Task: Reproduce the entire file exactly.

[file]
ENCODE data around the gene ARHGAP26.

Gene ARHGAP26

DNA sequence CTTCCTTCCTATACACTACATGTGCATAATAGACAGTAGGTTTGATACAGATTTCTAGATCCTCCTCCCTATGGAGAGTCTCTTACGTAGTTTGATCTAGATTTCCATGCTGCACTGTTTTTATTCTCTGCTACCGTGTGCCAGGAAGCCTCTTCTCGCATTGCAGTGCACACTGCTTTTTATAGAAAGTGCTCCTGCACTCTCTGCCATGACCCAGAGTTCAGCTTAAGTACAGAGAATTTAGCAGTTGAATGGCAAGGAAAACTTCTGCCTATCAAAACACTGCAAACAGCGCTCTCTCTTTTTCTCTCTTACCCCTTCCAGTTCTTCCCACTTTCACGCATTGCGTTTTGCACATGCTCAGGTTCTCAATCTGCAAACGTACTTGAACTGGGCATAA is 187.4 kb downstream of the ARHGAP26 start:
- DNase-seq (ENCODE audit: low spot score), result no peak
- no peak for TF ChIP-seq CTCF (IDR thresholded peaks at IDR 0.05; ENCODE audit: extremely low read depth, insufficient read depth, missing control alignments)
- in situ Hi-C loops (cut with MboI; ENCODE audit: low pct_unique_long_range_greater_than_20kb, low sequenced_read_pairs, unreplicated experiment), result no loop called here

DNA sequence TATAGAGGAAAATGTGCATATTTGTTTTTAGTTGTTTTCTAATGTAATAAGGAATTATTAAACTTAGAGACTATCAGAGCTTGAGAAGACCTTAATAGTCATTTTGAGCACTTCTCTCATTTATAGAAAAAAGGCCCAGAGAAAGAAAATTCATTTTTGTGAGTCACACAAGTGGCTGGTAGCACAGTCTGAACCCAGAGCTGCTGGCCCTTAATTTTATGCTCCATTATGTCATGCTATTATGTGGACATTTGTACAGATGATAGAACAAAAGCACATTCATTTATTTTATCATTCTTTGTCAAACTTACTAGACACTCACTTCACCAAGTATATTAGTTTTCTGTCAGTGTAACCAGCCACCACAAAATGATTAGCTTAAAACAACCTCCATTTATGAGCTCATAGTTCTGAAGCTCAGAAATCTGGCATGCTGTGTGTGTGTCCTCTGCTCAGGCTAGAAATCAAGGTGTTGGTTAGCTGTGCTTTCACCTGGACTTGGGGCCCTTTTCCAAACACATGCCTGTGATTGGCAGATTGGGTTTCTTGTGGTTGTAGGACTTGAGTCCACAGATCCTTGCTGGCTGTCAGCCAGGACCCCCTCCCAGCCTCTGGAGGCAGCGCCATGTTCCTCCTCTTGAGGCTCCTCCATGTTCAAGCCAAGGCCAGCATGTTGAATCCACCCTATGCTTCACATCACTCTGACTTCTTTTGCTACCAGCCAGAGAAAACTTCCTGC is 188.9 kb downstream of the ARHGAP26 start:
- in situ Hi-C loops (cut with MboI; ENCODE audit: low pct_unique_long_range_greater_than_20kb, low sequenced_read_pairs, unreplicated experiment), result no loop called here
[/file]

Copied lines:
ENCODE data around the gene ARHGAP26.

Gene ARHGAP26

DNA sequence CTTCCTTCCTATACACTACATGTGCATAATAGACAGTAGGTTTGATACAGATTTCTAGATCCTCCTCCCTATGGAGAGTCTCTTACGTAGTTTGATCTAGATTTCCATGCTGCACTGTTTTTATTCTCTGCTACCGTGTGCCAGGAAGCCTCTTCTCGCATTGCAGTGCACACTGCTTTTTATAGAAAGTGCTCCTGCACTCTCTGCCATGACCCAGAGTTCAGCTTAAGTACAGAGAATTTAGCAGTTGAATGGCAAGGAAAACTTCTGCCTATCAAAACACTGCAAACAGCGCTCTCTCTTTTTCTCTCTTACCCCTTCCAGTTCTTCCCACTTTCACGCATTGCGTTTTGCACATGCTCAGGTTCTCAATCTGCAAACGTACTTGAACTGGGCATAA is 187.4 kb downstream of the ARHGAP26 start:
- DNase-seq (ENCODE audit: low spot score), result no peak
- no peak for TF ChIP-seq CTCF (IDR thresholded peaks at IDR 0.05; ENCODE audit: extremely low read depth, insufficient read depth, missing control alignments)
- in situ Hi-C loops (cut with MboI; ENCODE audit: low pct_unique_long_range_greater_than_20kb, low sequenced_read_pairs, unreplicated experiment), result no loop called here

DNA sequence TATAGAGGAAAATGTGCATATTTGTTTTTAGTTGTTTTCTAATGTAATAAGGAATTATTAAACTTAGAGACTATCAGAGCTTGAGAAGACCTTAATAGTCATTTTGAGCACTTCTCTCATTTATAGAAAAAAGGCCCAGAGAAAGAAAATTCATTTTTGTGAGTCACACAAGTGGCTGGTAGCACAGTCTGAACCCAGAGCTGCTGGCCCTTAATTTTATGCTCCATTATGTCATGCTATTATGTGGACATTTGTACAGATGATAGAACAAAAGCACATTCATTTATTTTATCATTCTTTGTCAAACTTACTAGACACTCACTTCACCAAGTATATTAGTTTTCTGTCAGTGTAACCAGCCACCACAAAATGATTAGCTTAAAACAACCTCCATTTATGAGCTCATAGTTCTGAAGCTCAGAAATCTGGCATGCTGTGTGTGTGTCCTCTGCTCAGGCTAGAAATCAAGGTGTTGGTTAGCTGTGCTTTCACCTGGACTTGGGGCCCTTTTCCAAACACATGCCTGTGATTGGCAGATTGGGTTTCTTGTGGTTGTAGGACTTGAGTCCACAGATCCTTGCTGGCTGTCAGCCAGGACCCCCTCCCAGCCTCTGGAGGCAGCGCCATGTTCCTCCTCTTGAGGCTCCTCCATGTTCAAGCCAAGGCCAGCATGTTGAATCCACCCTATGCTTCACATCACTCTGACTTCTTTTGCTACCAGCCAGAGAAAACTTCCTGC is 188.9 kb downstream of the ARHGAP26 start:
- in situ Hi-C loops (cut with MboI; ENCODE audit: low pct_unique_long_range_greater_than_20kb, low sequenced_read_pairs, unreplicated experiment), result no loop called here